As noted in our last post, Bruce Gerencser experienced some backlash for making his decision to “de-convert from Christianity” publicly via letter. He mentions this in the fourth post in the My Journey series, Letter To My Friends, Family And Former Parishioners Update, which, as I noted, is something of a pity party.

In his fifth post in the My Journey series, You Met A False Jesus, Bruce concentrates on the reaction of one of his [former] friends:

“Laura replied to the letter and let me know that, in no uncertain terms, I was unsaved, had never been saved, and, in fact, it was evident that I met a false Jesus.

Just like that my entire life was erased and I was no different that a whoremongering drunkard. I was a child of Satan, deceived, damned, and headed for hell.”

Ah, Bruce, I feel your pain. There’s a bit of argument around whether a person is saved or was ever saved if they fall away from the faith. I myself struggled with how to define myself when I came back. Was I saved before? Did I just get saved now? Was it even accurate to say I’d “re-dedicated my life to God?”

Bruce and I have much in common concerning where we were and what we did before we fell away from the faith. He preached and taught and pastored, which are undeniable evidence of pretty high commitment levels within Christianity.

As he puts it:

“Yet I publicly declared my allegiance to Jesus. I believed the Bible to be the word of God. I lived according to the precepts of the Bible and taught others to do the same. I preached, witnessed, tithed, read my Bible, prayed and loved Jesus with all my heart, soul, and might.

I offer a challenge to those who say that I never was a Christian, that say I met a false Jesus. I challenge you to find ONE person that knew me as a Christian, as a pastor, who thought, at the time, I was unsaved.

I was a man zealous of good works. I lived and breathed Jesus. I probably was as devoted to Jesus, if not more so, than the very people who now say I was never saved.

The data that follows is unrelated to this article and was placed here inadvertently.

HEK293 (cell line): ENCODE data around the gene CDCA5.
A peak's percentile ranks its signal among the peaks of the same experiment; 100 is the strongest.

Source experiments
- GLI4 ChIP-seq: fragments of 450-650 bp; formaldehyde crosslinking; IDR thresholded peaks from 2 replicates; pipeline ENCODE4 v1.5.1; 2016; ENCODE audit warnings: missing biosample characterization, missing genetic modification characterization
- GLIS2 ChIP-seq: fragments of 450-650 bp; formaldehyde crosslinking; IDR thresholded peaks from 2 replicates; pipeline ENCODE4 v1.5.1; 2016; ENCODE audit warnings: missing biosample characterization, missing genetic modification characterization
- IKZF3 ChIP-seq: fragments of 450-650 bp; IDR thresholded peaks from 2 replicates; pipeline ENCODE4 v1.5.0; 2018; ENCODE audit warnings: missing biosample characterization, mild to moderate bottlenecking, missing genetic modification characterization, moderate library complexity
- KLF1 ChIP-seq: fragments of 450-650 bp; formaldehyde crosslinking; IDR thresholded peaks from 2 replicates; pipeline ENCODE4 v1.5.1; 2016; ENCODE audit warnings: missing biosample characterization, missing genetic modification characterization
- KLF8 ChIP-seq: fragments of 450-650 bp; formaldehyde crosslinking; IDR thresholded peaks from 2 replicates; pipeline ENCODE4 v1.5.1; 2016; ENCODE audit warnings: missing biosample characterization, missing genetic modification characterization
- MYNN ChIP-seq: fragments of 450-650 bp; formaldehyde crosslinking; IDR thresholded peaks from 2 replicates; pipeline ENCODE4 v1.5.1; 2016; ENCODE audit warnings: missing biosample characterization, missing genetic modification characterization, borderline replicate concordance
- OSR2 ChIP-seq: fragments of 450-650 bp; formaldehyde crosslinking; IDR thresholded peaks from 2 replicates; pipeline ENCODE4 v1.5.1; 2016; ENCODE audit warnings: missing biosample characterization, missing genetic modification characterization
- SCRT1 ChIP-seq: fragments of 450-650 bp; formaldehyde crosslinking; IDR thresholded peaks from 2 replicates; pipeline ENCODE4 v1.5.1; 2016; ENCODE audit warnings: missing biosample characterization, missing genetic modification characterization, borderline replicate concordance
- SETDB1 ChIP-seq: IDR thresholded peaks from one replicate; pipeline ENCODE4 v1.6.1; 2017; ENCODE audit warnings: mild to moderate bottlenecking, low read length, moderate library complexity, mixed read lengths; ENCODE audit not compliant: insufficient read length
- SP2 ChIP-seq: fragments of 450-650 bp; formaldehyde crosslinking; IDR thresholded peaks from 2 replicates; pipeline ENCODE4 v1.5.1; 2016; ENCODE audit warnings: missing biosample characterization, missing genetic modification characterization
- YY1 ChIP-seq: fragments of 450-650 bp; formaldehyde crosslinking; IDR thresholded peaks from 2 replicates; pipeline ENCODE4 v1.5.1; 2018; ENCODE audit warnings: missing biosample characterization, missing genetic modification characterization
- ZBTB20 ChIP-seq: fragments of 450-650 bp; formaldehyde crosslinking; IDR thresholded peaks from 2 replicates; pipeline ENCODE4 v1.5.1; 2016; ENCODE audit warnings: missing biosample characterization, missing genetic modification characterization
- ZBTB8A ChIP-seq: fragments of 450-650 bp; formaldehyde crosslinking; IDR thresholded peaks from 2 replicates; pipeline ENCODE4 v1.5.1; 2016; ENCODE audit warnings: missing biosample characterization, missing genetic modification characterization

It is an absolute denial of reality to suggest I never was a Christian, that I never was a follower of Jesus the Christ. I don’t care what your theology says. I KNOW in whom I HAD believed. (2 Timothy 1:12)”

I’d like to comment on a few things he says in that quote, but first let me note that Bruce and I were very much alike. I likewise preached, taught the Bible and witnessed to anyone who would listen before I turned my back on the faith of my youth. I tithed, read my Bible, tried to live according to the precepts of the Bible, and performed good works. I was convinced that I loved Jesus and you would not have been able to name one person who doubted my sincerity, devotion and… my salvation. We realize of course that whether other people think we’re saved or not is irrelevant to the point, but we still must ask: Given our high levels of Christian commitment and activity, and our belief that we were saved at the time, were we truly saved or not?

As Bruce writes, the rub is this:

“Most of Evangelical Christianity is Calvinistic to some degree or another. Most Baptists are at least one point Calvinists, believing in what is commonly called “once saved always saved.”

When confronted with someone like me, a lifelong Christian, with 25 years of pastoral ministry experience, they are faced with a dilemma. They don’t believe a person could fall from grace so they MUST conclude I was never saved.”

Or as he says elsewhere in this post:

“Because I reject the Bible as truth I can not be a Christian. Since once a person is truly saved they can not fall from grace, it necessarily follows, that since I am not NOW a Christian I never was one.”

Before we examine this claim, we should note that there is a flip-side:

Some well meaning people want to protect me from the “you were never saved” crowd by suggesting that I am still saved. I am just going through a rough spot in my life and I will come around.

Others suggest that I am still saved and that God is going to chastise me. In fact, me having MS is a sign that God IS chastising me. I have been warned that God is going to KILL me if I don’t repent.”

This view has people getting saved, perhaps in their youth, then going on to live Bible denying, Christ denying lives and then going to Heaven very much against their own will. The problem is that anyone whose mind is thus at emnity with God would make a hell of Heaven in short order! These well-meaning folks propose such a ridiculous bargain because they are convinced of the authenticity of the apostate’s former claim to salvation. Maybe they are convinced by their good works, their Christian service and their general disposition. Unfortunately, the Lord answered this objection in the Sermon on the Mount:

“Not every one that saith unto me, Lord, Lord, shall enter into the kingdom of heaven; but he that doeth the will of my Father which is in heaven. Many will say to me in that day, Lord, Lord, have we not prophesied in thy name? and in thy name have cast out devils? and in thy name done many wonderful works? And then will I profess unto them, I never knew you: depart from me, ye that work iniquity.” Matthew 7:21-23